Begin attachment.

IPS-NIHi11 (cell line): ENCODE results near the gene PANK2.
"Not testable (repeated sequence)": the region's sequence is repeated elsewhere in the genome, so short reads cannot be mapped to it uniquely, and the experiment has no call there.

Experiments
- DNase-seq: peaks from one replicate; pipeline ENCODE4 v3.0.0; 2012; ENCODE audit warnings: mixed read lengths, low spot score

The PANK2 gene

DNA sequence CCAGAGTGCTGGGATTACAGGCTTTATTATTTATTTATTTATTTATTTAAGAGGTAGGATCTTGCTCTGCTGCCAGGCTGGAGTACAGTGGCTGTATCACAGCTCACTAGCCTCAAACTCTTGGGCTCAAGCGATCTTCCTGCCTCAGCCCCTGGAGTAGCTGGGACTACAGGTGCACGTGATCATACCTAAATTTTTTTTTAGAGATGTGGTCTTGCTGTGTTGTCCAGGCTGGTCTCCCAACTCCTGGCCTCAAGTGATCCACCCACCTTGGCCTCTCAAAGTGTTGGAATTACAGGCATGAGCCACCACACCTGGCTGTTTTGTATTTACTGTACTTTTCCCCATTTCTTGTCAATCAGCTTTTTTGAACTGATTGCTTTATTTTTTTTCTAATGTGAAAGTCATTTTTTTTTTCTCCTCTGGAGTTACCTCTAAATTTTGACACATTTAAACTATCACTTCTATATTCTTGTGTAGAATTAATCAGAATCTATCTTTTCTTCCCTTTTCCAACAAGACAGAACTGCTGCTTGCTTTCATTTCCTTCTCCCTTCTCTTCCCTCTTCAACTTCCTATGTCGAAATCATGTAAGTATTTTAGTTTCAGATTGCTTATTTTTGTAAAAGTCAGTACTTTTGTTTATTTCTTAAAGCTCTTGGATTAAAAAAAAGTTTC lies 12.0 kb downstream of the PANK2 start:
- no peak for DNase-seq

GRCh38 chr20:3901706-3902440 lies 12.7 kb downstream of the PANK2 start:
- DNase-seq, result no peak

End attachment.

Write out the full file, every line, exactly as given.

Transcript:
IPS-NIHi11 (cell line): ENCODE results near the gene PANK2.
"Not testable (repeated sequence)": the region's sequence is repeated elsewhere in the genome, so short reads cannot be mapped to it uniquely, and the experiment has no call there.

Experiments
- DNase-seq: peaks from one replicate; pipeline ENCODE4 v3.0.0; 2012; ENCODE audit warnings: mixed read lengths, low spot score

The PANK2 gene

DNA sequence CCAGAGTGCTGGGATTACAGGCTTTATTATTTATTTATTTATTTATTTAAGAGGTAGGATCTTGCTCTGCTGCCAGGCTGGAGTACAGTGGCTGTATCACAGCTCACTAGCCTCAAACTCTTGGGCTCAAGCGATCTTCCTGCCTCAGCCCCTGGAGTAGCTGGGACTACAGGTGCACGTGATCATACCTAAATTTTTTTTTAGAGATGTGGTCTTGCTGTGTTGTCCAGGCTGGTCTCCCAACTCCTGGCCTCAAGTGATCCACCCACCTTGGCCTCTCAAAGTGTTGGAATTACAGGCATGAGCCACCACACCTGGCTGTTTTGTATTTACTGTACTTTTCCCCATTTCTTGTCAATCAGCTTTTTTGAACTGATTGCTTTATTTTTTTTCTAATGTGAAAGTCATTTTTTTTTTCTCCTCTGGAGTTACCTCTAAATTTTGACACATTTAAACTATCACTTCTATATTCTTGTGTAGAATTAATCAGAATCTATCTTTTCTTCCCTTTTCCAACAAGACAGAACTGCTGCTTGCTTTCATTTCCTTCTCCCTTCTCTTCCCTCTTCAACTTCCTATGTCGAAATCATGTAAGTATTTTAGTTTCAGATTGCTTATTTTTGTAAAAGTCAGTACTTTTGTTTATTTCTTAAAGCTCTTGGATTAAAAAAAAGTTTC lies 12.0 kb downstream of the PANK2 start:
- no peak for DNase-seq

GRCh38 chr20:3901706-3902440 lies 12.7 kb downstream of the PANK2 start:
- DNase-seq, result no peak